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Weekend at war

Tim Coghlan takes a lighter look at a remarkable re-enactment in which he survived an air raid, met the idle women, ate spam-a-lot, and kept smiling through…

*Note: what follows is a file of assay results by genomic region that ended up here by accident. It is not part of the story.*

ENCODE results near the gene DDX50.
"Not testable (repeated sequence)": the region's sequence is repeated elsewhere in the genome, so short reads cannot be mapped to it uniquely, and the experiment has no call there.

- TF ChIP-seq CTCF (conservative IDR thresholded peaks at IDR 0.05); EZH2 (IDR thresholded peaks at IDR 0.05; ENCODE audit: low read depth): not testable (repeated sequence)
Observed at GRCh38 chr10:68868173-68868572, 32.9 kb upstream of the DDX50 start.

Having prepared myself for something completely different, it still came as a surprise when it happened. I had arrived a little early as I had to be back to the marina-day-job by late morning and I wanted to see as much as I could. The offi cial car park at the top of the hill by Stoke Breurne’s church was almost empty and there was no one to collect my money for the advertised £10 car park charge to gain admission. I walked down an almost empty lane to the village and just as I was rounding the car park at the back of the Boat Inn, she was there with her young boy – like seeing a ghost from the past – just the three of us in the autumnal stillness. “Will me boy be safe ‘ere, after all them bombings we been through in London?” she asked me in all seriousness. She was wearing a well-worn brown female WWII coat, and carried an old cardboard suitcase in one hand, whilst the other tightly held the hand of her young boy in his grey school uniform with long shorts – possibly the only decent clothes he had. Over his shoulder hung a khaki canvas case for his gas mask, and round his a neck was a label which read, Alasdair Grant aged 7 years. He seemed to share his mother’s anxiety. It was all so real, and poignant – a mother parting with her evacuee child, her husband far away at war. It brought back memories of real evacuees I have talked to in my time, and that awful moment of departure. I was simply lost for words. “Well done”, was all I could come up with.